It’s Back to the Future for Presidential Campaigns

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Wired posted an interview a few days ago with internet guru Clay Shirky. This part is getting a lot of attention:

Wired: Are you seeing anything interesting in how this election is being conducted or covered online?

Shirky: Clinton used mailing lists in ’92, and every election since then — famously Howard Dean to Barack Obama — has involved considerably more imaginative use of social media. And this election has not. I’ve been quite surprised by that.

I had a student looking at Super PACs a while ago, and we said, “Let’s try and find out what the Super PACs’ social media strategy is.” As she came back about 10 days later, she said, “I think I know what the Super PAC’s social media strategy is: Don’t use it.” That’s exactly the whole point of being a Super PAC, to be able to spend unlimited money on the kind of media where no one has the right or the ability to respond, and to minimize transparency. This election feels to me, right now, more Nixon-Kennedy than Obama-McCain because television has become the tool of choice for the source of unlimited fundraising. Politicians like television better; nobody gets to yell back to you if you’re yelling on TV.

I’m not sure this is right. Super PACs aren’t focusing on social media because, rightly or wrongly, they don’t think that’s their strong suit. A social media campaign is better suited to an organization with a personal flavor or a longer planning horizon, like a presidential campaign or one of the major party national committees. It’s nearly impossible to gin up any kind of viral enthusiasm for a faceless organization like Crossroads GPS.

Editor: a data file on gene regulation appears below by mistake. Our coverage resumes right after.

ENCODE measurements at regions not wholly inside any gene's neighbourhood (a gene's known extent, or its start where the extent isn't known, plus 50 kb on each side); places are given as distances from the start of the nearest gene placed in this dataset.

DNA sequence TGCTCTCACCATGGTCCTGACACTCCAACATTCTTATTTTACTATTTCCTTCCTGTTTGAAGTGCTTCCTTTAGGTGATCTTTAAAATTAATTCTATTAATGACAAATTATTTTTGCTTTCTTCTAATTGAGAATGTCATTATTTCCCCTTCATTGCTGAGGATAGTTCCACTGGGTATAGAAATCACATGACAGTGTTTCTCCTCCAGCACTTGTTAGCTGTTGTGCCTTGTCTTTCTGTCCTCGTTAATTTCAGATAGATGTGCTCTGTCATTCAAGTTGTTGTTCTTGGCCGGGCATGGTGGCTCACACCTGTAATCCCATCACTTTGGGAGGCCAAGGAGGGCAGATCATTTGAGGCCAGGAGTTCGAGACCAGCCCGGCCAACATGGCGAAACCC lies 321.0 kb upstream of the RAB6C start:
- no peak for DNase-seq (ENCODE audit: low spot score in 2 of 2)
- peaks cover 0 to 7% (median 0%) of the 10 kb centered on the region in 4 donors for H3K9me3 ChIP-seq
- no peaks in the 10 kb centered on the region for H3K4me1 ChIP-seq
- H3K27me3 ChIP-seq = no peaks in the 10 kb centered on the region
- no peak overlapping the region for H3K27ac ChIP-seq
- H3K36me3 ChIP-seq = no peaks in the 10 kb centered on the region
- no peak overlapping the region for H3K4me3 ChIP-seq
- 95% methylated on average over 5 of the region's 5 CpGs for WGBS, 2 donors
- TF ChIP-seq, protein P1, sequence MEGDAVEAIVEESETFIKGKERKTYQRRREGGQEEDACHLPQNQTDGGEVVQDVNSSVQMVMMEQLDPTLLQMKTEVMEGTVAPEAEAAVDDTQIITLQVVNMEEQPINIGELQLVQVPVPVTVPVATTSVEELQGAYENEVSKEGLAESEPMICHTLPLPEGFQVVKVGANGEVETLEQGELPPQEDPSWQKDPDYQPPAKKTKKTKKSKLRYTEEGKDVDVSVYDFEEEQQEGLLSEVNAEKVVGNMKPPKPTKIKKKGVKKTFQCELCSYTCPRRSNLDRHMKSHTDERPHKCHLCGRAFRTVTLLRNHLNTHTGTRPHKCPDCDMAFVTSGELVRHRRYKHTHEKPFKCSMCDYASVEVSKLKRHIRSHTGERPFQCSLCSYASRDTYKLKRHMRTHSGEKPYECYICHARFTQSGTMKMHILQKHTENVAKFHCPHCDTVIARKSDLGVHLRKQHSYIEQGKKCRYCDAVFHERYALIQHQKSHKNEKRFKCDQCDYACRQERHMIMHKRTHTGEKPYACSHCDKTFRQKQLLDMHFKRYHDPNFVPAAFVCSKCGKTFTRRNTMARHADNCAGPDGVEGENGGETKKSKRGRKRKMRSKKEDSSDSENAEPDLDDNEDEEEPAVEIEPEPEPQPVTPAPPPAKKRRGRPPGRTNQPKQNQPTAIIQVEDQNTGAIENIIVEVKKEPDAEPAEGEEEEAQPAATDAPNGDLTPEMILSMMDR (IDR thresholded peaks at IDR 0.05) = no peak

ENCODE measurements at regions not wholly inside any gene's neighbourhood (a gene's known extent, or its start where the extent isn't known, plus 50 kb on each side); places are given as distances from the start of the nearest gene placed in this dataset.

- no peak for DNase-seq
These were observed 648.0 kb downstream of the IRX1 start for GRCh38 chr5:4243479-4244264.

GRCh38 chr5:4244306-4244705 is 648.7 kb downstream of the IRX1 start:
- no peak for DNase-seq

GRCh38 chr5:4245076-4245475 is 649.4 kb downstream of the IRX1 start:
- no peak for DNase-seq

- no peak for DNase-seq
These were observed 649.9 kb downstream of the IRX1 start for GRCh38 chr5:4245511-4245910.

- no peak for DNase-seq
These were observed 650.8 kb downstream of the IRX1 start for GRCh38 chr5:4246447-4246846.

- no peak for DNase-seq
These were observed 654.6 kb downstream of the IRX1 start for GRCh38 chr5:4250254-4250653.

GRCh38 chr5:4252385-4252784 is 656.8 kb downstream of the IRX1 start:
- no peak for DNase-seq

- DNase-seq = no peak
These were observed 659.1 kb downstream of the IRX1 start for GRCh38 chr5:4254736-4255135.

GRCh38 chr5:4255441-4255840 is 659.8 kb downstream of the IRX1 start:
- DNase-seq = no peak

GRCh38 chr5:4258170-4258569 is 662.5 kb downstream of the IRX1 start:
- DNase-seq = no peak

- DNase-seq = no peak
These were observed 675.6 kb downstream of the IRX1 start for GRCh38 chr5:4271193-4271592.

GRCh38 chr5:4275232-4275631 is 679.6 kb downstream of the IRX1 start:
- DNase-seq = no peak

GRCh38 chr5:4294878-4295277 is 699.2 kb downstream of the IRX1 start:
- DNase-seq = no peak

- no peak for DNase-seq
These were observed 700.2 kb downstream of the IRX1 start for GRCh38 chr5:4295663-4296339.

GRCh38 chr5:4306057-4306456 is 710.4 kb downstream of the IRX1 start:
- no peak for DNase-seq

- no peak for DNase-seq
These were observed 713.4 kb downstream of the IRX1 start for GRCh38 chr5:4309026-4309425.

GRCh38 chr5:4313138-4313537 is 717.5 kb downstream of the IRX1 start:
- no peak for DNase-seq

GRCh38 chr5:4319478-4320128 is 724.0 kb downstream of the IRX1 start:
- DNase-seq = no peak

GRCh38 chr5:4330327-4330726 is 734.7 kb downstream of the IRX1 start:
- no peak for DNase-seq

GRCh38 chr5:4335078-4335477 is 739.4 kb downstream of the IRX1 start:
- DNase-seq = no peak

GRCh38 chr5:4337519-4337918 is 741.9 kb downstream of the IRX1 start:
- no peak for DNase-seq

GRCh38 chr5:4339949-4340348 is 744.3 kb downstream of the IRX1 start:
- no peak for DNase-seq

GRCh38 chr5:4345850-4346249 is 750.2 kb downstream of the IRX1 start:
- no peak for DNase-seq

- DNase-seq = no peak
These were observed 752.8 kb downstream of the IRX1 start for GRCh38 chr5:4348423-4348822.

So the real question isn’t what Super PACs are doing, it’s whether the Romney and Obama campaigns are using social media in any new and imaginative ways. And here, Shirky seems to be right. I can’t remember reading a single piece this year about some creative new use of social media from the campaigns. Maybe that’s because the mainstream media is bored with social media, but I doubt it. If they can get themselves interested in dressage and “the economy is doing fine,” they can get themselves interested in whiz-bang new war room strategies based on whatever new new thing is supposedly putting Facebook out to pasture. But they haven’t. That means either the campaigns are keeping this stuff very, very quiet, or else they aren’t really doing anything new. The former is unlikely, so it’s probably the latter. But why?

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Minority rule, corruption, disinformation, attacks on those who dare tell the truth: There is a direct line from what's happening in Russia and Ukraine to what's happening here at home. And that's what MoJo's Monika Bauerlein writes about in "Their Fight Is Our Fight" to unpack the information war we find ourselves in and share a few examples to show why the power of independent, reader-supported journalism is such a threat to authoritarians.

Corrupt leaders the world over can (and will) try to shut down the truth, but when the truth has millions of people on its side, you can't keep it down for good. And there's no more powerful or urgent argument for your support of Mother Jones' journalism right now than that. We need to raise about $450,000 to hit our online fundraising budget in these next few months, so please read more from Monika and pitch in if you can.

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